For all of the card selections, you have a choice. The top card of each stack, be it your number cards or the horses' excess betting slips, is always shown face up. When selecting, you can take this card, or move it to the bottom of the stack and blind draw the next card. Say that I can trade a slip for Gray Mouse (one of the horses), and I want to do this because I'm holding the "two'' and he is now far behind. If the "six'' is on top, I may just take that and try to use movement cards efficiently to edge Gray Mouse into sixth or better. If the "three'' is on top, however, I may choose to put that underneath and blind draw the next card, hoping that it is not the "one'' but rather improves my position better than the "three'' would have. Similarly, this option is available when choosing number cards. Say a movement card is showing that moves Green Wave 14 spaces, which would leap him into first place, but on the fifth card spot. I'm holding the Green "one'' betting slip. If my face-up number card is a "two," I wouldn't get to move Green, so I may bury that and take the next hoping that it is the "five'' or "six'' that I know I have left in the stack. With only nine betting slips you can keep some track of what you're likely to get, even though you don't know for sure which everyone was dealt initially. With your number cards, you can be more accurate since you know the distribution and can remember which cards you buried to get to another. For the movement cards, you can choose one of the two face up or simply blind draw another.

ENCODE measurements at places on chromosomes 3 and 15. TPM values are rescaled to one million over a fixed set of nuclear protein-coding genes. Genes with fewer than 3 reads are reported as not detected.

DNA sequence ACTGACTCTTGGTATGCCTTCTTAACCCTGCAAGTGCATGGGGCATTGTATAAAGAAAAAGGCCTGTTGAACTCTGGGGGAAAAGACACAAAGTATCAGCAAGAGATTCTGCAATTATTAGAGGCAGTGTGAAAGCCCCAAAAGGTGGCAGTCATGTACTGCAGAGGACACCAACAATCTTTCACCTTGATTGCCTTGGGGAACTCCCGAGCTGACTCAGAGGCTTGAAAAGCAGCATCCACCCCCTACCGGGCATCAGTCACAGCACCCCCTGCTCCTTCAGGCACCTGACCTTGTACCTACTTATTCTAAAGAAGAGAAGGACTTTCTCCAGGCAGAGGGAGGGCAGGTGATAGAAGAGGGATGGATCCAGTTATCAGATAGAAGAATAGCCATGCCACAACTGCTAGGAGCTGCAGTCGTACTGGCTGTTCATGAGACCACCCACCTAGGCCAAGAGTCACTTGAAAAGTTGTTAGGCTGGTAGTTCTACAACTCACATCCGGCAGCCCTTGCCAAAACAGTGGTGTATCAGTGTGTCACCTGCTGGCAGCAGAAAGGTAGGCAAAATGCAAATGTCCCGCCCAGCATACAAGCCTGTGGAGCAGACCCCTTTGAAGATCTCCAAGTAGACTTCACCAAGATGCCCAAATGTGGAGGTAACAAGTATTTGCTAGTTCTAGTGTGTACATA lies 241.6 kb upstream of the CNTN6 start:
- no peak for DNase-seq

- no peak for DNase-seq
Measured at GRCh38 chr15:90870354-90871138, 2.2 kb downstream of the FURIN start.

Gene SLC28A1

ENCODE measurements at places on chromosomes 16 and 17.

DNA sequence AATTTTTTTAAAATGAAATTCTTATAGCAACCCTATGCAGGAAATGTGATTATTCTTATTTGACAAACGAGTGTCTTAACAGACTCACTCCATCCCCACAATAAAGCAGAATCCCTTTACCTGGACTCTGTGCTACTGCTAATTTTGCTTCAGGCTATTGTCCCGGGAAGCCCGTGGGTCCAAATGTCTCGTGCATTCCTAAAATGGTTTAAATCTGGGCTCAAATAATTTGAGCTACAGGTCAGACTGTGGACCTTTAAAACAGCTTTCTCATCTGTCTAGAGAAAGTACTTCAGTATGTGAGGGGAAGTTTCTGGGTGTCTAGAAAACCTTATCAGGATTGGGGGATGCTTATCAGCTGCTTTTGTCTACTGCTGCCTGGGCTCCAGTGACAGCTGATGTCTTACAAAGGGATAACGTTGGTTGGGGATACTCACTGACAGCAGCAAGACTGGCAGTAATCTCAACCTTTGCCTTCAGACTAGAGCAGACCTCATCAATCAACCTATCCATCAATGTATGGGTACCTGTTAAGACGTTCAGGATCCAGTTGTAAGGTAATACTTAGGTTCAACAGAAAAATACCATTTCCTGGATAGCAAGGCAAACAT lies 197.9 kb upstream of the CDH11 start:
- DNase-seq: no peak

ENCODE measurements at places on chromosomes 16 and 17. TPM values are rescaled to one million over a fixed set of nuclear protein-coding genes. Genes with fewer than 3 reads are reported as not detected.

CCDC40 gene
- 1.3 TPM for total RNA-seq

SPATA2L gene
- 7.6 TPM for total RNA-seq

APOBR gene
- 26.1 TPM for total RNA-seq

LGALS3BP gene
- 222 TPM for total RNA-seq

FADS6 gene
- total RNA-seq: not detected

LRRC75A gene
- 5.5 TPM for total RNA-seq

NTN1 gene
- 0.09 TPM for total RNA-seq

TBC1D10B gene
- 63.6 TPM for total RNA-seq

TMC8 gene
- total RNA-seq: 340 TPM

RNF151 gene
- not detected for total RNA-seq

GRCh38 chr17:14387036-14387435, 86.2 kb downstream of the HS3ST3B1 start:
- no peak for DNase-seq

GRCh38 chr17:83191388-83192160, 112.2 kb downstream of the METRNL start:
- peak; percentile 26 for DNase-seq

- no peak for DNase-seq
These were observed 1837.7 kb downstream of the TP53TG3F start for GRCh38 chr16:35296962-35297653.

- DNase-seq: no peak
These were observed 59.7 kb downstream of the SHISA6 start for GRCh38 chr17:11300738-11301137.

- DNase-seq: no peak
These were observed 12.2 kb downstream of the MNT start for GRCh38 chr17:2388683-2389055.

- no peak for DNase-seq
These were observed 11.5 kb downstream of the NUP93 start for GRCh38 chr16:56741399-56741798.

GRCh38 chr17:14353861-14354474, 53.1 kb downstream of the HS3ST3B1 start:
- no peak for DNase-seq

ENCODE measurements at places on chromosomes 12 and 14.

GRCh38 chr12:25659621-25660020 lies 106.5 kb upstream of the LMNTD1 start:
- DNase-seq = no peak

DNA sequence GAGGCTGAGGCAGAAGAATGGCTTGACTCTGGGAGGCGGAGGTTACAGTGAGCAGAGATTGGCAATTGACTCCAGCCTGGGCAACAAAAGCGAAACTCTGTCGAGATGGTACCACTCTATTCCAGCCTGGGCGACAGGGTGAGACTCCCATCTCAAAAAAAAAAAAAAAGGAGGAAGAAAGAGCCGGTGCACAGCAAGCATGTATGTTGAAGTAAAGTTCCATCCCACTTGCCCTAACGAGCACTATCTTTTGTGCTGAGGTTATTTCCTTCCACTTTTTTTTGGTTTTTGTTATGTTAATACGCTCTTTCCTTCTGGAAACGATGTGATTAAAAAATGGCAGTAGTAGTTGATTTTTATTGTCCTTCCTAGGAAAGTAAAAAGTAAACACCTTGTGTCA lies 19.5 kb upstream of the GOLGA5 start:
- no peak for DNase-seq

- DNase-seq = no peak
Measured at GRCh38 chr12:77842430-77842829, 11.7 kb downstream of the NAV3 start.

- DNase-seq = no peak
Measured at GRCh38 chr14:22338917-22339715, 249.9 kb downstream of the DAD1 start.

The game ends when players have used their complete number card stack; this is 10, 12, or 16 rounds depending on the number of players. At that point, the horses that have not yet crossed the finish line are placed in their respective spots. Tied horses tie for the higher spot and the next is left unfilled. This gives real advantage to the last player, since they can often determine the relative positioning of at least two horses. Beyond this, the initial betting slip distribution can be a problem if you end up with mostly very low or very high numbers. In this case, you spend a number of your limited trades just getting a distribution that has a reasonable chance to win.
As expected, the payoffs of the slips are very well balanced. Holding all "nines'' which ensures that every slip pays off gets you only 900 total points. By comparison, holding all "fours'', ensuring that exactly four pay off (or more if you're lucky and two tie for third or fourth) gets you 3,200. Even this strategy won't likely win, and of course it may be impossible to implement anyway.
The production of the game is typical "db Spiel'', although the track is on a higher than usual quality board. The cards are nicely colored and of good stock, but the horses themselves are small rectangles of foam that are quite fiddly. The game would work ideally with a metal board and magnetic pieces. The betting slips get cumbersome in the middle with all the changing, but this is not really a problem. During the start of the race, removing the just played number and movement card pair must be done carefully to not upset the order of the horses just out of the gate. There is one amazing gaff in the board, however: there are only 3 spaces between numbered space 40 and numbered space 45! This is a shocking oversight from an otherwise well done production.
Derby is an enjoyable, tense game with a solid start, middle, and end component. Finding the right betting slip as the positions change, or betting too early on a perceived leader that gets left behind can be frustrating or fatal. It helps to keep the cards in your hand in the order represented on the board after each move, thus seeing at a glance which slips are "in the money'' and which ones need exchanging the most. Despite the small production glitches noted, this is a solid game that was a surprise from the Essen group. In my opinion, people should start to give Dirk Henn a little more advance hype.